In 2014, music fans have reached some important self-evident truths. One: No one wants to watch you play your MacBook Air. Two: Throw enough bass on the problem and even that barely drunk girl in the back of the room will let loose. Three: When wielding a vocoder, tread lightly. But on Wednesday night at SOhO, we barely drunk girls didn’t feel the bass and, in turn, had to endure the kind of show that made us draw up these truths in the first place.
The Knocks are two vaguely hip looking kids from Brooklyn. They make some mean remixes, pen a decent hook, and can probably produce the hell out of a pop track. They’re also apparently pretty adept at surrounding themselves with pricey gear and throwing their voices through a pitch shift.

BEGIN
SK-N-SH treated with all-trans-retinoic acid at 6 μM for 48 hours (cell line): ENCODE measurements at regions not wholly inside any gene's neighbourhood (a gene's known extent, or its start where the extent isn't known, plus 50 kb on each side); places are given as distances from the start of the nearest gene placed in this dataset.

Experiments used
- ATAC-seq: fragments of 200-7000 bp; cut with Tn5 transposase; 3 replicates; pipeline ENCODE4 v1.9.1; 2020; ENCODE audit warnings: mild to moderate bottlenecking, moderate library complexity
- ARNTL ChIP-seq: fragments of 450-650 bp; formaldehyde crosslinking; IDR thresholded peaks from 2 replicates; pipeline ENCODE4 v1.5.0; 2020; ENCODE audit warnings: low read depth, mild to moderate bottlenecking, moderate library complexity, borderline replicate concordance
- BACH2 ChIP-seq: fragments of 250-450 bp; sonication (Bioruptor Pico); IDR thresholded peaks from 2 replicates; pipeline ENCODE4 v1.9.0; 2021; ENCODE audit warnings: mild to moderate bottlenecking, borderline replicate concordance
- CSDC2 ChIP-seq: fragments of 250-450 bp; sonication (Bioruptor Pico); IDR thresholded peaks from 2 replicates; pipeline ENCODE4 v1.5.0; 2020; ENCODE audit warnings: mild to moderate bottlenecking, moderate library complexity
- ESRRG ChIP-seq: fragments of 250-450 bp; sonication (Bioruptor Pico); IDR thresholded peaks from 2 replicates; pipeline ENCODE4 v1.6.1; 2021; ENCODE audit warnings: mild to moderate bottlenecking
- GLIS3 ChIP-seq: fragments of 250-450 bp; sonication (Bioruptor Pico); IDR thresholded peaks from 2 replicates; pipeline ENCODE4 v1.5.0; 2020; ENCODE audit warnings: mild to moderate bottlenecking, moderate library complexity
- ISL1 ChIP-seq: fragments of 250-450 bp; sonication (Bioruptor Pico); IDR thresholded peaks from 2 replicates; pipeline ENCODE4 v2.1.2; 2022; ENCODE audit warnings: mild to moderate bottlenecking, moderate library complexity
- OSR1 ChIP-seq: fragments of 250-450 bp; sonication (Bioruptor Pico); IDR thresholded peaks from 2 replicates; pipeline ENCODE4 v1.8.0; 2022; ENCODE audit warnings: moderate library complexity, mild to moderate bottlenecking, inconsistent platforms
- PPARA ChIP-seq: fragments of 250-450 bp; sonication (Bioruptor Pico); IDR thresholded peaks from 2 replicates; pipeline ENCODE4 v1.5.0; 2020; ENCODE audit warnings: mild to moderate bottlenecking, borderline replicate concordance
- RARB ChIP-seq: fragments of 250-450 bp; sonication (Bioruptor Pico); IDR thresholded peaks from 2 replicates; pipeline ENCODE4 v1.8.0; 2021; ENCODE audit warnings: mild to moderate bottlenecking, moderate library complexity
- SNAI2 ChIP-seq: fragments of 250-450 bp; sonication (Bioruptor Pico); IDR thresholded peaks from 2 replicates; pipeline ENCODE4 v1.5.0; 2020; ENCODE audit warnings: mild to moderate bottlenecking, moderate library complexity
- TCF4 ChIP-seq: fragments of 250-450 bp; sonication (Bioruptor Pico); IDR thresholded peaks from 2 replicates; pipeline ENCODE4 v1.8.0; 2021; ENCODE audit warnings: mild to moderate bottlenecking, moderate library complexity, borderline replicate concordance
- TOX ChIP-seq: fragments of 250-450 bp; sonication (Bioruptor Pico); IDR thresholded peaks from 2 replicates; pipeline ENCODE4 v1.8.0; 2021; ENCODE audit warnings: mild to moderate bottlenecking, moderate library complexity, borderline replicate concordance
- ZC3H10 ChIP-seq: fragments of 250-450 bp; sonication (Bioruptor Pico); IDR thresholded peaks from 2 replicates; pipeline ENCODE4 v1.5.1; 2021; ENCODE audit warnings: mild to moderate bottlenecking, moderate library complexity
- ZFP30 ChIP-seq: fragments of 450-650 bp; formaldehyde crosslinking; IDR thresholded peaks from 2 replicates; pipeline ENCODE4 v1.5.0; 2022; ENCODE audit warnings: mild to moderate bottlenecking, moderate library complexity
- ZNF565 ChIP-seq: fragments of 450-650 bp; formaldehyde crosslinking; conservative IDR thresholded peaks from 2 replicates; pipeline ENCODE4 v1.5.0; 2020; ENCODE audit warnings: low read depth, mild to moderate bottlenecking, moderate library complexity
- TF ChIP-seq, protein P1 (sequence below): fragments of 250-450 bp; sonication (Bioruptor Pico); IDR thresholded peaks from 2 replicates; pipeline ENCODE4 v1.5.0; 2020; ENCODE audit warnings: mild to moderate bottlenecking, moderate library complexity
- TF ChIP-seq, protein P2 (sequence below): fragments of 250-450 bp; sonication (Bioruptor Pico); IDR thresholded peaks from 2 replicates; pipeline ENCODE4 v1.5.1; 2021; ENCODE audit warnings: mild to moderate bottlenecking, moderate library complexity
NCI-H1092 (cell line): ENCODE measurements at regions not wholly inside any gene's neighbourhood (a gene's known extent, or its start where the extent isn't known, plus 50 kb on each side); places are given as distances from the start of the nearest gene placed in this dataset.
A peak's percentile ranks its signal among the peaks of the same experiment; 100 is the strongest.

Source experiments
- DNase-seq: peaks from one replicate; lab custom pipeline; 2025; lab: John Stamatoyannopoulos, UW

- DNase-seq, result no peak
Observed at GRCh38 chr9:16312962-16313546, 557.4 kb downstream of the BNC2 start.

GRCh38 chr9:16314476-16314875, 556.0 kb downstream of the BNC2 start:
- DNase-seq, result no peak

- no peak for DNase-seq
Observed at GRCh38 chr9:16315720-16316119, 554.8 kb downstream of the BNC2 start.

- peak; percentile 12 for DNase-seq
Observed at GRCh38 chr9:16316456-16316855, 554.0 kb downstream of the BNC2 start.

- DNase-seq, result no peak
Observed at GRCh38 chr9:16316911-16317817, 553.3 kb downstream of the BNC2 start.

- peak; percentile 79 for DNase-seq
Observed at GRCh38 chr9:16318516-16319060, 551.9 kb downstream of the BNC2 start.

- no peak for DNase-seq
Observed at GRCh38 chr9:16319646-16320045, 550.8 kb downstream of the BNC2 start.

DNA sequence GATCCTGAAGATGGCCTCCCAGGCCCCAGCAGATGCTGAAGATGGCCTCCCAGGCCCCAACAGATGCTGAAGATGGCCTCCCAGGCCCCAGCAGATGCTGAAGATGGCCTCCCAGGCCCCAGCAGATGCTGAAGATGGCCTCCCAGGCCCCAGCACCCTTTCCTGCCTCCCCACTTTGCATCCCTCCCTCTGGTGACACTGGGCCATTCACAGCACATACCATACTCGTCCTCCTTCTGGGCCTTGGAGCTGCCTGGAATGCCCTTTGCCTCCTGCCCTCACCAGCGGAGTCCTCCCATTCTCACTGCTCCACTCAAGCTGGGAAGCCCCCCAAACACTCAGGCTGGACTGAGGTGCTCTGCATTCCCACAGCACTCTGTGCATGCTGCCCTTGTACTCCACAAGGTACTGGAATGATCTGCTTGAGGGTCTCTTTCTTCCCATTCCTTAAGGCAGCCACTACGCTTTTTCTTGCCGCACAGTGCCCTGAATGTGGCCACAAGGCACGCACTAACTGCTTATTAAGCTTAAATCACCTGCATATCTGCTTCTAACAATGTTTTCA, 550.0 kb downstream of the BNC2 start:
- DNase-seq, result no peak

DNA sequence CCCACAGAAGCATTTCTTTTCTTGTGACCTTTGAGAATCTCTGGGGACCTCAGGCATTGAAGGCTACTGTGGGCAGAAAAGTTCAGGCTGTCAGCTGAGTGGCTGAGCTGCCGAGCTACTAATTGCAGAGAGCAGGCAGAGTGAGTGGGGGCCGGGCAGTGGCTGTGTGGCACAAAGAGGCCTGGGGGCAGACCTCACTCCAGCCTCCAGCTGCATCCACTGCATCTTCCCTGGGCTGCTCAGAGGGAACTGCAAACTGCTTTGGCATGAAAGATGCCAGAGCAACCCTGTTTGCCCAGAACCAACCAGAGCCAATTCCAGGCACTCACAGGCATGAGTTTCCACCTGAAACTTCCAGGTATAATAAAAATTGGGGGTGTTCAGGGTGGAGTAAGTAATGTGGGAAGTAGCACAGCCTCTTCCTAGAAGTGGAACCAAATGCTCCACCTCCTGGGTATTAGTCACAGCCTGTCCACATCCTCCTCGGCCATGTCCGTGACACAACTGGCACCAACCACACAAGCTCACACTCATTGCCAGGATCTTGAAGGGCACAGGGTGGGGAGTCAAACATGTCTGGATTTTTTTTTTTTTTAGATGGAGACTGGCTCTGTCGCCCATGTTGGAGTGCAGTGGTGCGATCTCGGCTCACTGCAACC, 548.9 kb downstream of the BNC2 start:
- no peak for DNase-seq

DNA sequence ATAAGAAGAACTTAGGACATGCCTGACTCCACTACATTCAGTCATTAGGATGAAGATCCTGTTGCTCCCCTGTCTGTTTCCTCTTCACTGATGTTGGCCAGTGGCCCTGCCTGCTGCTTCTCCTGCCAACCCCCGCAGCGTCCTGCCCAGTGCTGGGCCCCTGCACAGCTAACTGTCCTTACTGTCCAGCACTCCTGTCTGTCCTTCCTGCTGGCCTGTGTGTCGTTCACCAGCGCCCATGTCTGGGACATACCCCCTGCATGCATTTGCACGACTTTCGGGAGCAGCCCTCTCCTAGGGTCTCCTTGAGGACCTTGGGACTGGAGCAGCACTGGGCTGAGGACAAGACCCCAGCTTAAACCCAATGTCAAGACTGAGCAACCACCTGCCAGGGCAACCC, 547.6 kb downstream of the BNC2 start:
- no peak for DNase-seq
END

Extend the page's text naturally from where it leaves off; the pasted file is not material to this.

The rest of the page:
My issue with The Knocks (and the 5,000 other bands who are trying to make this version of live electronic music work) is not the use of backing tracks and effects pedals — it’s the sheer quantity of the ones they’re using. Yes, I get that there’s no way two guys can manually reproduce a song with 25 tracks. But rethink it. Reinvent it. Break it down and put it back together. Don’t ask kids to spend $15 to watch you hit a trigger, wear a guitar, and dance to your own songs.
Yes, the youths of Santa Barbara ate it up and got down and even went so far as to crowd surf through Wednesday’s show. But I’m guessing most of them were a little more than barely drunk.